Jebediah’s conspicuous dress sense makes a hit

IT’S fair to say that kilts and bagpipes aren’t usually a big feature on Channel Ten’s Video Hits on Saturday morning.

However, local film director Jenni Wetters and Perth talent Jebediah have changed all that with the new video for their latest single – Fall Down.

Ms Wetters’ company Conspicuous was chosen to develop the music video after a number of treatments were submitted from directors all over the country.

Naked Ape Manager Heath Bradby said it was usual for a record company to send the song to four or five different video producers and then choose the best treatment for production.

“We’ve been working with Jenni for years and we feel really confident working with her,” Mr Bradby said.

“And she’s here, so we feel like we have better control with the record company on the east coast.

“It still makes me giggle and I’ve seen it 50 times.”

While Naked Ape’s core business is managing artists, it also runs a record label called Redline Records.

Music videos are complex productions that involve three distinct stakeholders – the band, the band’s management and the record company which, in this case, is Sony.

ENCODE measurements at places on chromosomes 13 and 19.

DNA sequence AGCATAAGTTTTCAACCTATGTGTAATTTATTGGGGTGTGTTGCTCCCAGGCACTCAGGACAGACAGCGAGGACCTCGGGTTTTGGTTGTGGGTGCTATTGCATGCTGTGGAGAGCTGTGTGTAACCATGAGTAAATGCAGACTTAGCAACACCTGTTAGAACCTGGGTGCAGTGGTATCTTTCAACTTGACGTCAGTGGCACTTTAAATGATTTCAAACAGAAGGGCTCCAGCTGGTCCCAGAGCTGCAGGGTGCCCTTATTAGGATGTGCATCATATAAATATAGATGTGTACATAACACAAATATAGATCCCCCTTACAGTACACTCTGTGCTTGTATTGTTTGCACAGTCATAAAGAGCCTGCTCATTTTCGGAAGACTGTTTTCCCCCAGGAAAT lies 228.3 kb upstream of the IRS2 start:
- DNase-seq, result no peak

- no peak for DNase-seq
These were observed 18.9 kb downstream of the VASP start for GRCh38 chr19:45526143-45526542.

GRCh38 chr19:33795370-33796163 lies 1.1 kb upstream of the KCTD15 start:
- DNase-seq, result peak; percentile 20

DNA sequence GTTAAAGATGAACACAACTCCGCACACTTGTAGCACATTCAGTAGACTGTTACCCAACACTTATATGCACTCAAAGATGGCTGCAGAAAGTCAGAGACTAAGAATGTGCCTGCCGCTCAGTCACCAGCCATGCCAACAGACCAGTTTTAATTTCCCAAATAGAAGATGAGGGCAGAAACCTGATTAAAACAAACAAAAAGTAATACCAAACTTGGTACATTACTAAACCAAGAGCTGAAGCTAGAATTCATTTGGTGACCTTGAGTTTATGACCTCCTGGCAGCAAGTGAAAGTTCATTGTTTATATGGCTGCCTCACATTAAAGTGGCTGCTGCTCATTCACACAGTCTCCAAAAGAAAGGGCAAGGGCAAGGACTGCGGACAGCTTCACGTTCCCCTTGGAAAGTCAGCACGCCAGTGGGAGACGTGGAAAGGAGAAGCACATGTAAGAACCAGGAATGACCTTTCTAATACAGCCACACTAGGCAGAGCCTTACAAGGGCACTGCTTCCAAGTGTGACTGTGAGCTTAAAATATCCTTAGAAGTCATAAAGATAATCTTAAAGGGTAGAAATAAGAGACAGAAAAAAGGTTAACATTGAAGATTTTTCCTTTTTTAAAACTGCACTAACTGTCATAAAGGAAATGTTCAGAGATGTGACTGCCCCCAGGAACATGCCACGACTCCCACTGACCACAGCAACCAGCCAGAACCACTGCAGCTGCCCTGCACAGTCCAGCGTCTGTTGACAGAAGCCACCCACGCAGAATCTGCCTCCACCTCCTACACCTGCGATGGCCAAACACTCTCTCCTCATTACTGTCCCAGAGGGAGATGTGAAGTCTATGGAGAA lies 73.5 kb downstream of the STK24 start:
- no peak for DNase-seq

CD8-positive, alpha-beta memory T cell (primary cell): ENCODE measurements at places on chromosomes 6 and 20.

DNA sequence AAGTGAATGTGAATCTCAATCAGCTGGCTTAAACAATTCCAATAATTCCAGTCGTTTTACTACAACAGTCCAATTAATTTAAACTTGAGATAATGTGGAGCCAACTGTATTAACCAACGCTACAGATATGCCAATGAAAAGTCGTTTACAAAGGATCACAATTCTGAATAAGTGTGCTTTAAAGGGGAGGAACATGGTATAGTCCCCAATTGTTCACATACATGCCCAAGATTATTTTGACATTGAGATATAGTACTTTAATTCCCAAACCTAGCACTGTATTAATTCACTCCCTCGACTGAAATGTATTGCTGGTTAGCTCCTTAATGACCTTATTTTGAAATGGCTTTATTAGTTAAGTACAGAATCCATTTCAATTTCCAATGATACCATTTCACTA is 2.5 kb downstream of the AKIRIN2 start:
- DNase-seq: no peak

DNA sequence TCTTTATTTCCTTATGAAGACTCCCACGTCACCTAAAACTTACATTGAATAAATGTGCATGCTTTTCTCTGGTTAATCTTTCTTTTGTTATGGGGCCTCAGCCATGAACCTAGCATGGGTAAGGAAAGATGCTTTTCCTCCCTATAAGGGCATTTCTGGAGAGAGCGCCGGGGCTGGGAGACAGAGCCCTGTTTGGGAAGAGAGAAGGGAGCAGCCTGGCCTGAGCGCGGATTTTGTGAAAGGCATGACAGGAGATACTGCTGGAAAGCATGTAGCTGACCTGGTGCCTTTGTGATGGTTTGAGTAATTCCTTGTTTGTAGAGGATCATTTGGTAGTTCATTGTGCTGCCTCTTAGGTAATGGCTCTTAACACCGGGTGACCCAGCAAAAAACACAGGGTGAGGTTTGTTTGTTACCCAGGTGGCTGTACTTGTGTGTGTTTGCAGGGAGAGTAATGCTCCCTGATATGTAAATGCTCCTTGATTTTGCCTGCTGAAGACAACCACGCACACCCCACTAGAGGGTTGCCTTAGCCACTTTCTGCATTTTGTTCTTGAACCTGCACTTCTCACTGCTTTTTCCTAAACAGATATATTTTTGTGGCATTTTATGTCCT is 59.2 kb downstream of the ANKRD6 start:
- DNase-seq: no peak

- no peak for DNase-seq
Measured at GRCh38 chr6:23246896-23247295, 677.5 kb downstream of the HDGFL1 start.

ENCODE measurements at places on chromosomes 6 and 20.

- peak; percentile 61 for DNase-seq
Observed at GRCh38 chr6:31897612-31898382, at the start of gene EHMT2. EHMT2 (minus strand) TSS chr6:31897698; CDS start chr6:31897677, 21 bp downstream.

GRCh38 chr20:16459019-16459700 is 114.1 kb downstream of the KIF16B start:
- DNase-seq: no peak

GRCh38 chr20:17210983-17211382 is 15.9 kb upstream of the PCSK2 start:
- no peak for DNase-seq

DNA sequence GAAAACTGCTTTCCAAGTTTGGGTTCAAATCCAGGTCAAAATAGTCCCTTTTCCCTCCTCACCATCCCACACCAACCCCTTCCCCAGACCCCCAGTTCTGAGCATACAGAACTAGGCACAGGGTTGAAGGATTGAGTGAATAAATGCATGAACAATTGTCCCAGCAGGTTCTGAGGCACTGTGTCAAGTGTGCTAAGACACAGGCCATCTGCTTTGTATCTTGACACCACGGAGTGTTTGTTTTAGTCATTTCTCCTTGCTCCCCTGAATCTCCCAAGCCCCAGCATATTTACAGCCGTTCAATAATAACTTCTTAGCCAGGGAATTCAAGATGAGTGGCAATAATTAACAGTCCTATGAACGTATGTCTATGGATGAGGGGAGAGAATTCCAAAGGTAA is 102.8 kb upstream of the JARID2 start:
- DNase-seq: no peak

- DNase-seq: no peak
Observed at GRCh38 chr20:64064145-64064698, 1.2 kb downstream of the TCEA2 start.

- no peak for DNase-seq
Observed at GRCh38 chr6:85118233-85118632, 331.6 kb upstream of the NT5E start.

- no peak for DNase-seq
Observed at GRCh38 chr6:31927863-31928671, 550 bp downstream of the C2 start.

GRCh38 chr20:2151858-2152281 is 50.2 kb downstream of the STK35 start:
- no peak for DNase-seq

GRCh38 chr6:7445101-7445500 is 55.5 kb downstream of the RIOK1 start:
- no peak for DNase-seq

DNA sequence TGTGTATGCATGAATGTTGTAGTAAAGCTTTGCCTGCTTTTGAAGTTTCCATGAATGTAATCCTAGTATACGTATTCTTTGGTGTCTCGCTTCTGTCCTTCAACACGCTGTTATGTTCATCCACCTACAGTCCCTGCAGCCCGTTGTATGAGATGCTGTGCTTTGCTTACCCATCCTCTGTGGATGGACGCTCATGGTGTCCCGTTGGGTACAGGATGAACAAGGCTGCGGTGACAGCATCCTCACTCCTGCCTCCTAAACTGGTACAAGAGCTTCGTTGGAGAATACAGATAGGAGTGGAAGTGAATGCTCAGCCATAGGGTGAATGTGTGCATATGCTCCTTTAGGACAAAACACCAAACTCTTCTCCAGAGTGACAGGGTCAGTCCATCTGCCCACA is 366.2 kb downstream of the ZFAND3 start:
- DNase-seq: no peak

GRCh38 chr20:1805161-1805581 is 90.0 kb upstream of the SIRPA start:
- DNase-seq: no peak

“From a record company’s perspective they’re (videos) used to sell more records, and from the band’s perspective they’re usually tedious to make, but it’s also a work of art and that’s where the clashes occur,” Mr Bradby said.

“Video is such a collision of art and commerce.”

And although it’s ended up one of the most expensive videos Naked Ape has ever been involved with, the costs are not comparable to the huge costs associated with traditional advertising.

“I first worked for Jebediah when I was at uni and they had just started out, and I guess it’s just continued on,” Ms Wetter said.

“In demos (of the single), one guitar sounded a lot like bagpipes so I got the bagpipes into the video.

“I went to a couple of highland dance classes and thought it was awesome … and it’s kind of nice to see the guys in skirts, sorry … kilts.

“It’s a big dance number and its choreography had two sets of dancers. I was trying to build up the intensity of the dance.”

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